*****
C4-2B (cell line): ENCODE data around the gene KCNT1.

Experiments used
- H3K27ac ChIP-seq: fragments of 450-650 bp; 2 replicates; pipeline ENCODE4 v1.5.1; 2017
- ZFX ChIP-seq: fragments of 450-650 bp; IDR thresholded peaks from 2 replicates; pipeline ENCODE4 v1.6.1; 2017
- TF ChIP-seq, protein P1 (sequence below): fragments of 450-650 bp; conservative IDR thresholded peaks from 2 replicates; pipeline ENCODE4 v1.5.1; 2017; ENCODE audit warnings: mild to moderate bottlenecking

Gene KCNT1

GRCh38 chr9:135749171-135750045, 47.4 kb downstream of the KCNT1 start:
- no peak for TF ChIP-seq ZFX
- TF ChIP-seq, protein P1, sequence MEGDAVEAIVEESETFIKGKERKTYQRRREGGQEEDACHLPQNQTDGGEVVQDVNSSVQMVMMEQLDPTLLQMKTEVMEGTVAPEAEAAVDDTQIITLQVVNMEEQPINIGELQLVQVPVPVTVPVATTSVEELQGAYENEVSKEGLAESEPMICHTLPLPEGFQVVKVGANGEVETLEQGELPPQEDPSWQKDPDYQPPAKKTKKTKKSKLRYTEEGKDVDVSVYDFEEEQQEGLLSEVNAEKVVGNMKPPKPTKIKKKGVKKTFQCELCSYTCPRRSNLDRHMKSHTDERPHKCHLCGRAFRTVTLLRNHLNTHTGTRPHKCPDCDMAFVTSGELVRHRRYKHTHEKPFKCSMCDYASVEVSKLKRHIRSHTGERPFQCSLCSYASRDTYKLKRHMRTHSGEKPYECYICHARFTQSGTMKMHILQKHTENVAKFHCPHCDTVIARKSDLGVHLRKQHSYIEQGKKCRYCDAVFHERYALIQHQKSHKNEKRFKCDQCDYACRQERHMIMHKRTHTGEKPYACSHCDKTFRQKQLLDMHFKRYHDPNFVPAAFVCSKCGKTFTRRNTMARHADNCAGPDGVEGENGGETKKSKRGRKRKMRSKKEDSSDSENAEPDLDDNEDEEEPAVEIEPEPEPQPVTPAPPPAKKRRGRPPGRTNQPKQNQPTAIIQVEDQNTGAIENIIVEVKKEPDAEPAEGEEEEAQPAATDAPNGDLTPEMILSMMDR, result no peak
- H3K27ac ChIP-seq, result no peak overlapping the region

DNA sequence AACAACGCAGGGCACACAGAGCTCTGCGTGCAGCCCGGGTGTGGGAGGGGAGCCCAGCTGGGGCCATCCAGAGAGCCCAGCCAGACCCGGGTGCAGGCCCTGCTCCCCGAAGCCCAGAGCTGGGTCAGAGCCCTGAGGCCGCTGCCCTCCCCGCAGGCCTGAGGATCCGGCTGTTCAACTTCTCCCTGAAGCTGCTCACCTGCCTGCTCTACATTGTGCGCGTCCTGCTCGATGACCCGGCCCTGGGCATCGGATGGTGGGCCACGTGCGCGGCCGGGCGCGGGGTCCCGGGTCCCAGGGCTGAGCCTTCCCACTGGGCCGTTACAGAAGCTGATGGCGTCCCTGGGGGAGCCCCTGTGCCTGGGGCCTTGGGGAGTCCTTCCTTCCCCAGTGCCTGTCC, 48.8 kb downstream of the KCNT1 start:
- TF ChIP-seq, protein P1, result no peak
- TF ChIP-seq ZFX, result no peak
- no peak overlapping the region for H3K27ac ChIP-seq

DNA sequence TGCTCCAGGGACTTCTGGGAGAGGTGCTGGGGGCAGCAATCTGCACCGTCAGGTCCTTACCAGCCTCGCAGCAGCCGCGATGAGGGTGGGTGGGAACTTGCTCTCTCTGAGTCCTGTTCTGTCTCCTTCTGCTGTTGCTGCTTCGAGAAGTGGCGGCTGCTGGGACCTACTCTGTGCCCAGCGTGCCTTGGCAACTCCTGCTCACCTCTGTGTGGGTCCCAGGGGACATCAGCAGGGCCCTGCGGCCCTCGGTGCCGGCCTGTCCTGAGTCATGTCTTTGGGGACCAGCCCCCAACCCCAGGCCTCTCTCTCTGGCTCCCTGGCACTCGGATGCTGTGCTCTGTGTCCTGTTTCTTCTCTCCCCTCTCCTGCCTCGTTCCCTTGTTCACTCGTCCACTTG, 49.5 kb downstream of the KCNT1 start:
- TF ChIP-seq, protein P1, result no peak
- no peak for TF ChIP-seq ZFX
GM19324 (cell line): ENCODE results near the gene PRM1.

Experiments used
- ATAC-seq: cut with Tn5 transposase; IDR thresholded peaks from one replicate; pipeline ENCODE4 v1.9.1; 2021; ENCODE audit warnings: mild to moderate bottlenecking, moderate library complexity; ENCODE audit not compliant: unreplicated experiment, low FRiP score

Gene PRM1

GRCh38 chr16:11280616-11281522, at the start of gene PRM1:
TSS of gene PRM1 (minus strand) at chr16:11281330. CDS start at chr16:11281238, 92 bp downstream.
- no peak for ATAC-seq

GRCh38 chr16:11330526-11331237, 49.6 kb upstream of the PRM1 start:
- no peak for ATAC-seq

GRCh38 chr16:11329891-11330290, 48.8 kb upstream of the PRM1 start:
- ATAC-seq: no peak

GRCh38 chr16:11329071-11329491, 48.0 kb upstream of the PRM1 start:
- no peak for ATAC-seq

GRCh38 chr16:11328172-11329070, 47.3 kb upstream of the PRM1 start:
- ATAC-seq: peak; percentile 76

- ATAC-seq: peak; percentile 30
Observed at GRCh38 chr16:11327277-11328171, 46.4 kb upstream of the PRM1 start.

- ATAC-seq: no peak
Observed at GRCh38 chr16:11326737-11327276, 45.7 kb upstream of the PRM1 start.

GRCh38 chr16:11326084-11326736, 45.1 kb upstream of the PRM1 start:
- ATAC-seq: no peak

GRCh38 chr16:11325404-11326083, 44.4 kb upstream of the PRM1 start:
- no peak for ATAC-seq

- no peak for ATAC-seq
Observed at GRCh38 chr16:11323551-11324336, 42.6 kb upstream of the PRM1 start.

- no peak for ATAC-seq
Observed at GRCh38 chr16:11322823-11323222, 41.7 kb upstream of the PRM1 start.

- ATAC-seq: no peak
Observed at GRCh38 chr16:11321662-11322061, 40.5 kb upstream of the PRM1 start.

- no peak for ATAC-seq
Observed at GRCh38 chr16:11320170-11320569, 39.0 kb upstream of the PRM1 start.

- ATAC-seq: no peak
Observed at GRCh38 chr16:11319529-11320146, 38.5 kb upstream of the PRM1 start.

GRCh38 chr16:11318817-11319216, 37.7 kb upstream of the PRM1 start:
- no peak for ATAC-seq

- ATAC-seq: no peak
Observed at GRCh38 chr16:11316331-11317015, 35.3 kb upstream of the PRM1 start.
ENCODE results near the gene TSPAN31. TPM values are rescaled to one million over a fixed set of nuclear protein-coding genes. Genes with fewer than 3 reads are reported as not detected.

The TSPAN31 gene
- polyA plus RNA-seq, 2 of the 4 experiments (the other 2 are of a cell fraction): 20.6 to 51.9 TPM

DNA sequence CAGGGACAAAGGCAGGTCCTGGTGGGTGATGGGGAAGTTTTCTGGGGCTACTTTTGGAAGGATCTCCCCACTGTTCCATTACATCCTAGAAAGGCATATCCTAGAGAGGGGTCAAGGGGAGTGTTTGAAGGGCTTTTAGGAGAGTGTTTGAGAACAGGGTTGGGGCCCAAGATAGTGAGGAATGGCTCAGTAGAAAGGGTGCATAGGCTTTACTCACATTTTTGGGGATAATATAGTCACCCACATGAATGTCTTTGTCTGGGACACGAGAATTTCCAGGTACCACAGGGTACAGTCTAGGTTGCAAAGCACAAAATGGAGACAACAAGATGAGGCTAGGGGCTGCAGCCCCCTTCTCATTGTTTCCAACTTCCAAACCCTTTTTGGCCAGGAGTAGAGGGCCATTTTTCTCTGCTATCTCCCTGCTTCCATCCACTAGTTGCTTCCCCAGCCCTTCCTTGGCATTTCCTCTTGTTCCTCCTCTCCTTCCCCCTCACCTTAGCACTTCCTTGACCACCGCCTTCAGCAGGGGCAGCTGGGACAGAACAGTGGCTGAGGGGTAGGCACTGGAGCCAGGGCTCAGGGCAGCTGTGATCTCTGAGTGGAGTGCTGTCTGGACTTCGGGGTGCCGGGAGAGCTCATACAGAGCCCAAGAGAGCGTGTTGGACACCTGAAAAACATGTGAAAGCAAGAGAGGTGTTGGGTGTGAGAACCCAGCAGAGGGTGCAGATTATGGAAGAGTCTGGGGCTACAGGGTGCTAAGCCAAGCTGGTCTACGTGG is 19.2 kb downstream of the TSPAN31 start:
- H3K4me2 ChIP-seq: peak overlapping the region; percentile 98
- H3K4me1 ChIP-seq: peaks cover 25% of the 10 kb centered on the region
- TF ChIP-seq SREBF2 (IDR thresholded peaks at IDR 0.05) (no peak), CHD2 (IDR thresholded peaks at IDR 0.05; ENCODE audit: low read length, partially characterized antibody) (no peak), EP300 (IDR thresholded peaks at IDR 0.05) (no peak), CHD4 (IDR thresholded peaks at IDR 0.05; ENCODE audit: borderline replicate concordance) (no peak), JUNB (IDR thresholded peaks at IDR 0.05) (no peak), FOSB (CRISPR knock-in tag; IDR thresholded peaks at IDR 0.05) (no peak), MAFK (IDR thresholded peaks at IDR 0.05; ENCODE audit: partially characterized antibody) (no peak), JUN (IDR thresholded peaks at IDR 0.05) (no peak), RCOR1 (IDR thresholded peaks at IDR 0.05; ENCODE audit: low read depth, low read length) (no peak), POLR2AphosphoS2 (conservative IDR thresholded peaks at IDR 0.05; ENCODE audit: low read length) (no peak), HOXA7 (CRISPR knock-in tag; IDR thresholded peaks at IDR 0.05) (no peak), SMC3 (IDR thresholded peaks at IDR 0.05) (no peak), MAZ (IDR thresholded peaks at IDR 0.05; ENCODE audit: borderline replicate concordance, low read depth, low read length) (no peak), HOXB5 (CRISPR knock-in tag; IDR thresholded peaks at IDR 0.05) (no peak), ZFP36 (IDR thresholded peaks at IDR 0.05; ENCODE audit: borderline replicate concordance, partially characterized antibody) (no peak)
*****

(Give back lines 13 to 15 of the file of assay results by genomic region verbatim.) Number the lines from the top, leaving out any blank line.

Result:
- TF ChIP-seq ZFX, result no peak
- no peak overlapping the region for H3K27ac ChIP-seq

DNA sequence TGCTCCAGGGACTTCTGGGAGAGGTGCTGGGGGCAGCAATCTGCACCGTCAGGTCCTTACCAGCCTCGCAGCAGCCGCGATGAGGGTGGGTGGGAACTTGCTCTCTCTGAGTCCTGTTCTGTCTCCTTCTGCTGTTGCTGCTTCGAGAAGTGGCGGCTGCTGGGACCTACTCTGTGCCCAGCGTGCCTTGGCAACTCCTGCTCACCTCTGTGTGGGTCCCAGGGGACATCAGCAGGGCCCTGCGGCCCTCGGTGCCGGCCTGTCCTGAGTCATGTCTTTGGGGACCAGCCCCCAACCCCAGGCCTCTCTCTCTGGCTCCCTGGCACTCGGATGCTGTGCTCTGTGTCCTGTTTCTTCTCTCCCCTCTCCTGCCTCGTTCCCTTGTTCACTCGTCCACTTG, 49.5 kb downstream of the KCNT1 start: